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House Democrats are pushing to require states to use independent prosecutors for police shootings after a string of violent deaths has brought focus to the issue nationwide.
"We need reform. Asking local prosecutors to investigate the same local police with whom they work so closely is a conflict of interest," Rep. Steve Cohen (D-Tenn.) said in a statement Tuesday. "Even if they handle such investigations appropriately, there will continue to be a perception of bias."
Cohen's comments come the day after the family of Tamir Rice, a 12-year-old Ohio boy who was shot by police last year while holding a toy gun, accused Cuyahoga County prosecutor Timothy McGinty of "abusing and manipulating the grand jury process."
McGinty announced on Monday that the officers involved wouldn't face charges after a grand jury decided against indicting them.
Cohen and Rep. Lacy Clay (D-Mo.) introduced legislation earlier this year that would limit federal funding to law enforcement if they don't use an independent prosector for cases involving the use of deadly force by a police officer.
It would also limit funding if officers don't receive training on "sensitivity" each year, including mental health and ethnic and racial bias.
The legislation has gained momentum this month, getting endorsed by the Chicago Tribune editorial board.
Cohen added that the shooting in Cleveland and a separate shooting in Chicago underscore cases that "need independent prosecutors, and that’s why we are seeing growing support for our bill.”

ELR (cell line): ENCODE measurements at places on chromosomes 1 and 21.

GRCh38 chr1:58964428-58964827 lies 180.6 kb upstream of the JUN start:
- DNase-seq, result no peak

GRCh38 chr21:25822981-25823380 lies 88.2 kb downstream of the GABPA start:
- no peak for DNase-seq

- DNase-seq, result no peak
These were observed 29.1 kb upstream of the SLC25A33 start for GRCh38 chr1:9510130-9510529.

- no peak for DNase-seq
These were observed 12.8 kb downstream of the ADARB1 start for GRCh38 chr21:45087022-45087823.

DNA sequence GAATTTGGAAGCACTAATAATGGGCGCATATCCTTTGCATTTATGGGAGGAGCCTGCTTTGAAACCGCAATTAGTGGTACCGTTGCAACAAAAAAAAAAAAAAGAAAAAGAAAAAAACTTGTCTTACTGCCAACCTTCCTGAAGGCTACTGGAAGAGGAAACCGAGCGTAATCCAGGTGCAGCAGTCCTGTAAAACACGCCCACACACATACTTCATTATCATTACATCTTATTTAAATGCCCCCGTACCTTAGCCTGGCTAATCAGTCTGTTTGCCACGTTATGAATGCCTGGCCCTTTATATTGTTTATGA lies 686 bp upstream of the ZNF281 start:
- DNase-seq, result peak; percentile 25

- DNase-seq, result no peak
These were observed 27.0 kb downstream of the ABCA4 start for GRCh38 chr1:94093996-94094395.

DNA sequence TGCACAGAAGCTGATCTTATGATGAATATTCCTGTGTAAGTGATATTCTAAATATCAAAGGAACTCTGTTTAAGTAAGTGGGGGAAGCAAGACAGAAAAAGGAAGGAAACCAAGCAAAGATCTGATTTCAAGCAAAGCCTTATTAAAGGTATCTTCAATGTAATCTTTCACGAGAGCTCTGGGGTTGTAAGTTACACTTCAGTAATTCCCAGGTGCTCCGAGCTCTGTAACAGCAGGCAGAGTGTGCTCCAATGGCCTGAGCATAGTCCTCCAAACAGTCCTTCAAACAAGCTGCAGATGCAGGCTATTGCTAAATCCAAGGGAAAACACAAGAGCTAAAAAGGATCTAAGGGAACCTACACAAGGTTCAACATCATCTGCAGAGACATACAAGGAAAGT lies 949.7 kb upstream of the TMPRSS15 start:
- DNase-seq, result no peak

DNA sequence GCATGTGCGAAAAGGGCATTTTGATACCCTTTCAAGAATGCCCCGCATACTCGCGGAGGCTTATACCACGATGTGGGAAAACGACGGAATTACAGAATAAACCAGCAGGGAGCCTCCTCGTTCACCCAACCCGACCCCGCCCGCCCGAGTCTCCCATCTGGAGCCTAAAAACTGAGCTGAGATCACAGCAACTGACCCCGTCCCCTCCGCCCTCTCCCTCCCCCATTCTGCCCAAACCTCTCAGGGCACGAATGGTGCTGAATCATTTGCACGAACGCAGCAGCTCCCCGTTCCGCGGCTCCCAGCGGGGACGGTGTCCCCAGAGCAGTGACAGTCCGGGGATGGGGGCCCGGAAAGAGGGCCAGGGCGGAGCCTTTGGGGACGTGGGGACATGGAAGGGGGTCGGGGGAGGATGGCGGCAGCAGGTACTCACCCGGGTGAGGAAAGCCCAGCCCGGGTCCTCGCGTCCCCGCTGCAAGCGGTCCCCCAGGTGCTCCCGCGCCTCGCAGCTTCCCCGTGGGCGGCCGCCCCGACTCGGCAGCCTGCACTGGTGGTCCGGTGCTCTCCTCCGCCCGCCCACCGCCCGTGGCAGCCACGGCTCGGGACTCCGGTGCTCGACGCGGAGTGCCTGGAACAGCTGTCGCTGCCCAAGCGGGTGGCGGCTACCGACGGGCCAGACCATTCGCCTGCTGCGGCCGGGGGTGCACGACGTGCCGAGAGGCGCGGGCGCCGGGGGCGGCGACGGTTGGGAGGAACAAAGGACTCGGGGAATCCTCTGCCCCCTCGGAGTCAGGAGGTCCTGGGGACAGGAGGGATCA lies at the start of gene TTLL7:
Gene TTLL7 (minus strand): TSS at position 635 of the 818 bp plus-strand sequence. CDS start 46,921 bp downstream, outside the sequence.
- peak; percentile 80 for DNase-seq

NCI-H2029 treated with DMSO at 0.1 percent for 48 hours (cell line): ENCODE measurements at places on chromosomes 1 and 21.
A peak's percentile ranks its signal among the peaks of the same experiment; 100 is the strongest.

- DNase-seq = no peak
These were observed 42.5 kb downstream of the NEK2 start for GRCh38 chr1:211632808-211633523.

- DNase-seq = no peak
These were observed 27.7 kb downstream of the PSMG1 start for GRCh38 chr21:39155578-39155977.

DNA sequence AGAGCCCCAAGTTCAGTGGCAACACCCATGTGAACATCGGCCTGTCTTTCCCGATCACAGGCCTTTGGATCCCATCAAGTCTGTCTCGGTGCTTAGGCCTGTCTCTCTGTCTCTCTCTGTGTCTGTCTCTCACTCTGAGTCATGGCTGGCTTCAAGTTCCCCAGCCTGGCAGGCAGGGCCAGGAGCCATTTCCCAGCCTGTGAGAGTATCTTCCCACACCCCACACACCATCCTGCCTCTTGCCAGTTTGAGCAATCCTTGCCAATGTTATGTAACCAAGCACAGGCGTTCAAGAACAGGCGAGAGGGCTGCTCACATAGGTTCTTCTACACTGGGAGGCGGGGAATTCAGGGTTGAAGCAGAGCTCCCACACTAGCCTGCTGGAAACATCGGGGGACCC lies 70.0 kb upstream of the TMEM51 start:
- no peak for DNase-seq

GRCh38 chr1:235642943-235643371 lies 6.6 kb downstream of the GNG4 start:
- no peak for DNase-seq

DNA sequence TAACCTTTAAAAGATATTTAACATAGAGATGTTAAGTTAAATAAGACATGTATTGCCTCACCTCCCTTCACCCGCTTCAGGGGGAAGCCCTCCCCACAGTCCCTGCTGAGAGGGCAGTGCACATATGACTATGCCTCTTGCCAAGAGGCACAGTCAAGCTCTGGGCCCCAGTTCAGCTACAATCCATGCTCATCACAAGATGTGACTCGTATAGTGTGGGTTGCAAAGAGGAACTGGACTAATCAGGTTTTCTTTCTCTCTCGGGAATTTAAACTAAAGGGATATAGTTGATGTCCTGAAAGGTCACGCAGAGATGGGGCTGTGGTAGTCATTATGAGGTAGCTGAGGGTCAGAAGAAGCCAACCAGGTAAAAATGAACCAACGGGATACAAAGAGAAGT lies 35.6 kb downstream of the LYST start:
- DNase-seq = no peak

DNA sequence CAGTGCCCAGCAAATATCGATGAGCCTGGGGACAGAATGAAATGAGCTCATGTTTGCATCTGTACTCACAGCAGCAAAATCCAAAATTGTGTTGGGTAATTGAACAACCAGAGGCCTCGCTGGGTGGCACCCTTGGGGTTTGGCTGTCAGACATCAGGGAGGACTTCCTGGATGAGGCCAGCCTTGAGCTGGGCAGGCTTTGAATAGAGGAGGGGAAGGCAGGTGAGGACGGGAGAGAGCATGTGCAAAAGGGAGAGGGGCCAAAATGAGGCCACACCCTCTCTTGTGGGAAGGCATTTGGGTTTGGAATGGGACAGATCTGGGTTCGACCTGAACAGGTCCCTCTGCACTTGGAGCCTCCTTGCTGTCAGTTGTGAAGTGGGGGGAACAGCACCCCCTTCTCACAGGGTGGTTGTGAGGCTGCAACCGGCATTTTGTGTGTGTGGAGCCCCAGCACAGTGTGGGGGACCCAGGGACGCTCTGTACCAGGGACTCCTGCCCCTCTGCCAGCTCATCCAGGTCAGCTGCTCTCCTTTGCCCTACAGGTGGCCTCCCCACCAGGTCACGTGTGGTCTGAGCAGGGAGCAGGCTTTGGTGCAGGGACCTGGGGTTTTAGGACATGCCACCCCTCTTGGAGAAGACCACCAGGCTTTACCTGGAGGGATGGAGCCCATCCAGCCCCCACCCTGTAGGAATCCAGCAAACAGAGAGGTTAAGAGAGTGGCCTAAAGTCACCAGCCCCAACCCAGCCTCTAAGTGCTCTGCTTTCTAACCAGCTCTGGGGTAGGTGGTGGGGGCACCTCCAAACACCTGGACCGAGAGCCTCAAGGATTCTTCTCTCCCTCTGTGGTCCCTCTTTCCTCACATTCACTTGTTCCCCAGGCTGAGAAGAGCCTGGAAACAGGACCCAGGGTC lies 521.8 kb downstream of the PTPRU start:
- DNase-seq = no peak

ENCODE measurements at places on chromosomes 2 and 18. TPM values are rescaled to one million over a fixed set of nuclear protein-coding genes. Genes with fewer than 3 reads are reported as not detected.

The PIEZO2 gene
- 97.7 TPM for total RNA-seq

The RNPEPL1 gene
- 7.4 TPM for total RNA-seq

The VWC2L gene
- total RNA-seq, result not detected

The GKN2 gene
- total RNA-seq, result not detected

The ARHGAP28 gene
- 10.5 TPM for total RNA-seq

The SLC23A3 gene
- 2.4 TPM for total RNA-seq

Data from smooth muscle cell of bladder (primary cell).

Officer Jason Van Dyke, the Chicago police officer who fired 16 rounds at 17-year-old Laquan McDonald last year, pleaded not guilty to murder charges on Tuesday.
While Cohen's legislation has been endorsed by the NAACP, it's gotten pushback from the National Association of Police Organizations (NAPO).
William Johnson, NAPO's executive director, wrote in a letter to Cohen earlier this year that the organization had concerns that under the proposal independent prosecutors would face "a great deal of pressure" to justify their work.
"There is a risk that decisions to prosecute would be made based on politics, not on the law and admissible evidence," Johnson added in the letter. "NAPO is concerned that an officer would be indicted, even if he/she did nothing wrong."
Monday's announcement is the latest in a series of high-profile decisions involving the death of African-Americans where grand juries have declined to indict police officers.